We are settling back into Taipei. We stayed our first night with Cousin Vicki, her mother, Lilly and son, Nelson, who will be the equivalent of a Junior in high school. Here, children are constantly being tutored and learning outside the classroom. In Taiwan, Juniors need to take the National Exams (7/1-2) to see how they will score to make it into college. Like our SAT. Education is very valued and many continue their studies in the US or other countries. There seems to be a lot of pressure on kids. I met Nelson's tutor, Mercina, from South Africa. Nelson is adorable and much like US kids, played video games on his phone during a very fancy 4 course steak dinner at a beautiful hotel. (Vicky treated us to US cuisine in my honor.) They do not understand mashed potatoes here, but Chuni told Vicky they were easy to make as you just add water to the flakes from the box!
Earlier in the afternoon, we met Chuni's college friends at the Ponderosa for a reunion. They are all as nice as Chuni and they all majored in Library Science at National Taiwan University. One flew in from Houston and brought freeze dried ice cream as gifts. Another lives in Chicago. She teaches English and her American husband teaches Chinese, both on a college level. After lunch we went to a wine store owned by one of them. He is a real connoisseur and has written a book on wines. He offered me a copy, but it was in Chinese (which I still haven't learned).
The Taiwanese, in addition to being friendly and welcoming, are beautiful with high cheek bones and pretty skin. They really don't like the sun and white skin is valued. Even if it wasn't ungodly hot (have I told you it was hot?), I think they would stay under the parasols. I think that is why swimming in the ocean is not a big thing here, either. Is that right, Chia? (Chia is Chuni's husband who was not able to come on this trip-which is how I got to come!
I've come to rely on Chia to make comments on my postings. Please correct anything I goof up!) Some of you have asked me through email why you can't leave comments. I'm old, so I don't know for sure, but I think you have to "follow" the blog before you can comment. You're probably old, too, and don't know how to do that...The Taiwanese love food and talk about it (and eat it) a lot, yet they are obsessed with being thin and don't seem to exercise an unusual amount-I think it goes back to the sweating thing again. I've noticed scales that we would keep in our bathrooms in the kitchens!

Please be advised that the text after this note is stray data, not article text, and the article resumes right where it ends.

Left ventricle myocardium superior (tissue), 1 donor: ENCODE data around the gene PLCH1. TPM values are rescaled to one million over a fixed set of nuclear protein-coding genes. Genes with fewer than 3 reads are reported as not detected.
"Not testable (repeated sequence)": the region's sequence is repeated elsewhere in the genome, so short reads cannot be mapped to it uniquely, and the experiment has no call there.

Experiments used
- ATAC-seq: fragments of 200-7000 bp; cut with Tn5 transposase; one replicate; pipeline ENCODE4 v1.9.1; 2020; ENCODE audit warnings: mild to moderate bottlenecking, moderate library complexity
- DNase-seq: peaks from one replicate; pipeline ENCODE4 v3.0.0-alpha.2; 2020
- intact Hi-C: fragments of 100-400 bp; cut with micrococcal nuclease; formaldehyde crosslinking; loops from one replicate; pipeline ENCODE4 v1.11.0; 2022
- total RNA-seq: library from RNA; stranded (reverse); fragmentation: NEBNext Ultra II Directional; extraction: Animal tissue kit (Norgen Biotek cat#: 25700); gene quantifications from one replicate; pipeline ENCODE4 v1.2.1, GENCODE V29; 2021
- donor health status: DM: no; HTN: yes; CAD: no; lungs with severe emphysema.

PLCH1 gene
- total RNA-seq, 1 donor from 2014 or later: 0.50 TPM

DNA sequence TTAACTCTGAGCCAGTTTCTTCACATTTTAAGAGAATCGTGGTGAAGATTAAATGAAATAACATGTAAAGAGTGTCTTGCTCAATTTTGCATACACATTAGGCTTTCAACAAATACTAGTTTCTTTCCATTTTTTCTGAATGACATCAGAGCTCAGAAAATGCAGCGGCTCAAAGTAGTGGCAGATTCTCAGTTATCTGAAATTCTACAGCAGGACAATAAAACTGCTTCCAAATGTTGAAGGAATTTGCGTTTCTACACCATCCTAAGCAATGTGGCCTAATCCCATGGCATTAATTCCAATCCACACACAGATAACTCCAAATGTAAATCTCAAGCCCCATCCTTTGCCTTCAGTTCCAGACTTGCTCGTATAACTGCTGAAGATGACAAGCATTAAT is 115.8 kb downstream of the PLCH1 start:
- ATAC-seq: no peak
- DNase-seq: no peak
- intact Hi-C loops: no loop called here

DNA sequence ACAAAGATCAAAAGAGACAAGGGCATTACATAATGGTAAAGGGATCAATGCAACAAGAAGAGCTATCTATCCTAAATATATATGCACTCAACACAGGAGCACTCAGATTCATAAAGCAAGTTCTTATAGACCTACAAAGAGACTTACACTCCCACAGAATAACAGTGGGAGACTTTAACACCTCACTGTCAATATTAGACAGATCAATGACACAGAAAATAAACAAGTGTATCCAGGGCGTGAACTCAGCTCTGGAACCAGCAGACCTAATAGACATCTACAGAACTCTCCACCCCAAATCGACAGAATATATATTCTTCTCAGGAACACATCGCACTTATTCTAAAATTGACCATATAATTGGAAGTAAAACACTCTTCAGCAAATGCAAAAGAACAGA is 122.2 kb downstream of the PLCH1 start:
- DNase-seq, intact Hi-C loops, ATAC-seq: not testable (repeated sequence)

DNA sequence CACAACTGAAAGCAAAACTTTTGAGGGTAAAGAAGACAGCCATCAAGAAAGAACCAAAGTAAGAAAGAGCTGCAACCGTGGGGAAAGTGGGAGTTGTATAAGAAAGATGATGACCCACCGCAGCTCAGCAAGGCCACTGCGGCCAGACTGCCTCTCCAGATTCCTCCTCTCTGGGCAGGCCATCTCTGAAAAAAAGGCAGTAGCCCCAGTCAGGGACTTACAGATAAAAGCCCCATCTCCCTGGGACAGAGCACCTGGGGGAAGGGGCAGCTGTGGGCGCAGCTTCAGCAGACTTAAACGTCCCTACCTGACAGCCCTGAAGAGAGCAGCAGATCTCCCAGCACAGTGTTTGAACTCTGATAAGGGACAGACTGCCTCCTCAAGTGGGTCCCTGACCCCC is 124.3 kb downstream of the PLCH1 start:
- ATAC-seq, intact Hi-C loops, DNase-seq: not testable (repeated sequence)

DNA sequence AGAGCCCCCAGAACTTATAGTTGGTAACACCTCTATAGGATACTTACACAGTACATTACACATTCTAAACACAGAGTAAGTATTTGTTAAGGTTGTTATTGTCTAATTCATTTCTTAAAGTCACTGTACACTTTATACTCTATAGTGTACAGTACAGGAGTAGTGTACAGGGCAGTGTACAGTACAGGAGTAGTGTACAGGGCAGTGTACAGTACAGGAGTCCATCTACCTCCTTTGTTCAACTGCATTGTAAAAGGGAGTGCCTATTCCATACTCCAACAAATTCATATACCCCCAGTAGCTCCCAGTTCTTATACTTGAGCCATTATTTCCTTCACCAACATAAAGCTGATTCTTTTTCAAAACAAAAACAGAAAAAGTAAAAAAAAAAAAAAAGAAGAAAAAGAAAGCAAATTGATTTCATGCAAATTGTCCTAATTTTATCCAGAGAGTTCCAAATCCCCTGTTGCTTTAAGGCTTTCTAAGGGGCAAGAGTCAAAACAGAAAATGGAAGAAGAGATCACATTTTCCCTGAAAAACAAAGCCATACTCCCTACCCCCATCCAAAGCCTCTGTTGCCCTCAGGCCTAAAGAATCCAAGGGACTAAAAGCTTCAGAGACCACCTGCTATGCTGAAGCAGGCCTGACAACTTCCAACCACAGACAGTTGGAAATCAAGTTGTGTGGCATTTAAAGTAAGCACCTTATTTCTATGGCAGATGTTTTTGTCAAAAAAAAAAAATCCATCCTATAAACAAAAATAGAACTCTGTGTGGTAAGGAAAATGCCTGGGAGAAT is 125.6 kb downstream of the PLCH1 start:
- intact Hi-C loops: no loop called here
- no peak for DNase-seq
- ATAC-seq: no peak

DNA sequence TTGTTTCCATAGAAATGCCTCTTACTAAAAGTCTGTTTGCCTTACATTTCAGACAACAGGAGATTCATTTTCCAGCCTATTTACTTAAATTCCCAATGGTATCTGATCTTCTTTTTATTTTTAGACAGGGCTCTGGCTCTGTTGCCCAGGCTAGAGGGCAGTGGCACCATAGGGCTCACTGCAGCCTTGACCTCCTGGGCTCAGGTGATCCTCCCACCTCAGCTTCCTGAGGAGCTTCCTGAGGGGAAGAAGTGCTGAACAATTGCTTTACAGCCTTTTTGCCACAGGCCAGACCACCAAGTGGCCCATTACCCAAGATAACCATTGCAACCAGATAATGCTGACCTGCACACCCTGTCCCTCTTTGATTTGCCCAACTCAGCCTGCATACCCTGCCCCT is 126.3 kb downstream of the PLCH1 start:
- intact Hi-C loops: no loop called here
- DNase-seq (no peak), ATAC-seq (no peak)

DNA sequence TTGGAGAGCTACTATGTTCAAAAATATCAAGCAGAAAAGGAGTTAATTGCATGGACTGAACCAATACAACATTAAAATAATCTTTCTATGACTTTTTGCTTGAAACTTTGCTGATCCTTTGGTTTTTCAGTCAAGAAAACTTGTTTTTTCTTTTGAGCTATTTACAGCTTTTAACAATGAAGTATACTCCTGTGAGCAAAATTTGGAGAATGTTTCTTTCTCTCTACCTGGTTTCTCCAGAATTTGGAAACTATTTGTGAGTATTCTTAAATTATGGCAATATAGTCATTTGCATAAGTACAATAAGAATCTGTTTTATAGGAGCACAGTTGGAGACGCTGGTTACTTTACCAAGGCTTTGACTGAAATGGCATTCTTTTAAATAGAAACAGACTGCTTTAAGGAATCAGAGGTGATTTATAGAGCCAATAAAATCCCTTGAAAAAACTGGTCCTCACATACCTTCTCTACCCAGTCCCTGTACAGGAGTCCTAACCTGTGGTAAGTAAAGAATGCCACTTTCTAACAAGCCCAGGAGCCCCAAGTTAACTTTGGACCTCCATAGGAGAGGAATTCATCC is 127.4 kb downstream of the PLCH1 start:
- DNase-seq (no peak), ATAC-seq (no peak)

After the American steak dinner (Vicky insisted we each have 2 plates full and it is no use in protesting against more food. It is the hosts obligation to treat and to make sure you have more than enough.) we shopped in a mall. Michael seems to have Chuni's love of shoes and Vicky insisted on buying him a pair (in addition to the pair his aunt GooGoo bought him earlier in the day). Vicky us a flight attendant and is very trendy and loves to shop.
After shopping, we take a subway to Chia's sister's house. They call her GooGoo which means father's older sister. (GuGu?) The subway is very orderly. They mark off lines for you to wait in that are angled to the side of the doors, so that people can get out first. No one pushes, they orderly get in. If the car is too full, they wait for the next one, so they don't have to rudely crush up against strangers! Also, on the escalators (one of them was 4 stories high), stationary (ery?) riders stay to the right leaving an aisle for those who want to climb past.
GooGoo is so nice. I instantly feel like part of the family. Her husband knows everything in the world about tea and there is tee paraphanalia all over the apartment. They have an adorable Chiuaua named Gooling, which means cow, because he is white with black markings. He is a sweetly and climbs up into our Japanese style bedroom and settles on my sleeping mats. The 10 pair of shoes Chuni bought were delivered here and we take them a out of the boxes so we can more easily pack them. I swear we'll have to charter a small plane just for the shoes and sweet snacks Chuni has gotten.